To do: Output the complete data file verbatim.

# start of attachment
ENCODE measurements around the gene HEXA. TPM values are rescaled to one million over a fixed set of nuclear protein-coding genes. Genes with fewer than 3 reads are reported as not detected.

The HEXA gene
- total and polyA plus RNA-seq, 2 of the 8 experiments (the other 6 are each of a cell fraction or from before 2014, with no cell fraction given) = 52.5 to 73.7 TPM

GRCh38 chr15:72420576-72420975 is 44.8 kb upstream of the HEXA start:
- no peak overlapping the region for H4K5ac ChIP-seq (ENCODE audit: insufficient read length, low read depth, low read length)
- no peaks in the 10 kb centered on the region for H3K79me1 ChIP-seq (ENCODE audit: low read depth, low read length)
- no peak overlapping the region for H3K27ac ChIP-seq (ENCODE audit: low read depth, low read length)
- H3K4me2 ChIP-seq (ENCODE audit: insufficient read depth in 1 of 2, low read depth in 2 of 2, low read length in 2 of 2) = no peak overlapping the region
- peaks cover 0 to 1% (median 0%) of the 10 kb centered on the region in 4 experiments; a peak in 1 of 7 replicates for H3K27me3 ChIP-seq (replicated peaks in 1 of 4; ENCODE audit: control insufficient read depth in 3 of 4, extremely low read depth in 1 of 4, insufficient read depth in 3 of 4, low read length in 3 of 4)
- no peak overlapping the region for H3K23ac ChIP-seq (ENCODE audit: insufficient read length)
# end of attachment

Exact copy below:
ENCODE measurements around the gene HEXA. TPM values are rescaled to one million over a fixed set of nuclear protein-coding genes. Genes with fewer than 3 reads are reported as not detected.

The HEXA gene
- total and polyA plus RNA-seq, 2 of the 8 experiments (the other 6 are each of a cell fraction or from before 2014, with no cell fraction given) = 52.5 to 73.7 TPM

GRCh38 chr15:72420576-72420975 is 44.8 kb upstream of the HEXA start:
- no peak overlapping the region for H4K5ac ChIP-seq (ENCODE audit: insufficient read length, low read depth, low read length)
- no peaks in the 10 kb centered on the region for H3K79me1 ChIP-seq (ENCODE audit: low read depth, low read length)
- no peak overlapping the region for H3K27ac ChIP-seq (ENCODE audit: low read depth, low read length)
- H3K4me2 ChIP-seq (ENCODE audit: insufficient read depth in 1 of 2, low read depth in 2 of 2, low read length in 2 of 2) = no peak overlapping the region
- peaks cover 0 to 1% (median 0%) of the 10 kb centered on the region in 4 experiments; a peak in 1 of 7 replicates for H3K27me3 ChIP-seq (replicated peaks in 1 of 4; ENCODE audit: control insufficient read depth in 3 of 4, extremely low read depth in 1 of 4, insufficient read depth in 3 of 4, low read length in 3 of 4)
- no peak overlapping the region for H3K23ac ChIP-seq (ENCODE audit: insufficient read length)